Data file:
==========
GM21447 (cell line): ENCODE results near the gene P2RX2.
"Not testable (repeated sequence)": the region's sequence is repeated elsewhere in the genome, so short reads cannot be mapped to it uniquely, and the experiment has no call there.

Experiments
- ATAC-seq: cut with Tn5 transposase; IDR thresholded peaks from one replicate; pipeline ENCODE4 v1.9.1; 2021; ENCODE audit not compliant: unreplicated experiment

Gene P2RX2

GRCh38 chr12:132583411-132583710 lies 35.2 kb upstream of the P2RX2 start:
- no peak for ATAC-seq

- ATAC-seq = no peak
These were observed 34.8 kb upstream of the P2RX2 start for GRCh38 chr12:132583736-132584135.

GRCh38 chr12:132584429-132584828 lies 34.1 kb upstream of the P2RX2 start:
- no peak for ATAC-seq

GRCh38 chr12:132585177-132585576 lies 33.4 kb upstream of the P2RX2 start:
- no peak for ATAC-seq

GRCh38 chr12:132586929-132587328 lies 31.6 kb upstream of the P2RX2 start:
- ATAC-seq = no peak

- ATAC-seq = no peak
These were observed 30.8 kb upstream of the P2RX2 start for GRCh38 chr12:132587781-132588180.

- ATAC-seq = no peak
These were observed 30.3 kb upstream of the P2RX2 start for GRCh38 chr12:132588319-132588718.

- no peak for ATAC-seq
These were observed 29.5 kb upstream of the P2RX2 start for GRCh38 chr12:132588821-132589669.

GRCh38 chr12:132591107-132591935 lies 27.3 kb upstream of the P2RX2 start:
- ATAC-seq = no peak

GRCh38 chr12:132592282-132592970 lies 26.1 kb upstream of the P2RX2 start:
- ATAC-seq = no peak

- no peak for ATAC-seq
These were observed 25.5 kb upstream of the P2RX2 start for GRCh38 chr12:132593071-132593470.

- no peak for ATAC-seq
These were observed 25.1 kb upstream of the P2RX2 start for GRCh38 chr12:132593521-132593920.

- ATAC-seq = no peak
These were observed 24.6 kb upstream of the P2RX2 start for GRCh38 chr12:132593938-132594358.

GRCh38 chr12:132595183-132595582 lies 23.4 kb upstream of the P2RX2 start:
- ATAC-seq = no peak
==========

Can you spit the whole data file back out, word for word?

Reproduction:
GM21447 (cell line): ENCODE results near the gene P2RX2.
"Not testable (repeated sequence)": the region's sequence is repeated elsewhere in the genome, so short reads cannot be mapped to it uniquely, and the experiment has no call there.

Experiments
- ATAC-seq: cut with Tn5 transposase; IDR thresholded peaks from one replicate; pipeline ENCODE4 v1.9.1; 2021; ENCODE audit not compliant: unreplicated experiment

Gene P2RX2

GRCh38 chr12:132583411-132583710 lies 35.2 kb upstream of the P2RX2 start:
- no peak for ATAC-seq

- ATAC-seq = no peak
These were observed 34.8 kb upstream of the P2RX2 start for GRCh38 chr12:132583736-132584135.

GRCh38 chr12:132584429-132584828 lies 34.1 kb upstream of the P2RX2 start:
- no peak for ATAC-seq

GRCh38 chr12:132585177-132585576 lies 33.4 kb upstream of the P2RX2 start:
- no peak for ATAC-seq

GRCh38 chr12:132586929-132587328 lies 31.6 kb upstream of the P2RX2 start:
- ATAC-seq = no peak

- ATAC-seq = no peak
These were observed 30.8 kb upstream of the P2RX2 start for GRCh38 chr12:132587781-132588180.

- ATAC-seq = no peak
These were observed 30.3 kb upstream of the P2RX2 start for GRCh38 chr12:132588319-132588718.

- no peak for ATAC-seq
These were observed 29.5 kb upstream of the P2RX2 start for GRCh38 chr12:132588821-132589669.

GRCh38 chr12:132591107-132591935 lies 27.3 kb upstream of the P2RX2 start:
- ATAC-seq = no peak

GRCh38 chr12:132592282-132592970 lies 26.1 kb upstream of the P2RX2 start:
- ATAC-seq = no peak

- no peak for ATAC-seq
These were observed 25.5 kb upstream of the P2RX2 start for GRCh38 chr12:132593071-132593470.

- no peak for ATAC-seq
These were observed 25.1 kb upstream of the P2RX2 start for GRCh38 chr12:132593521-132593920.

- ATAC-seq = no peak
These were observed 24.6 kb upstream of the P2RX2 start for GRCh38 chr12:132593938-132594358.

GRCh38 chr12:132595183-132595582 lies 23.4 kb upstream of the P2RX2 start:
- ATAC-seq = no peak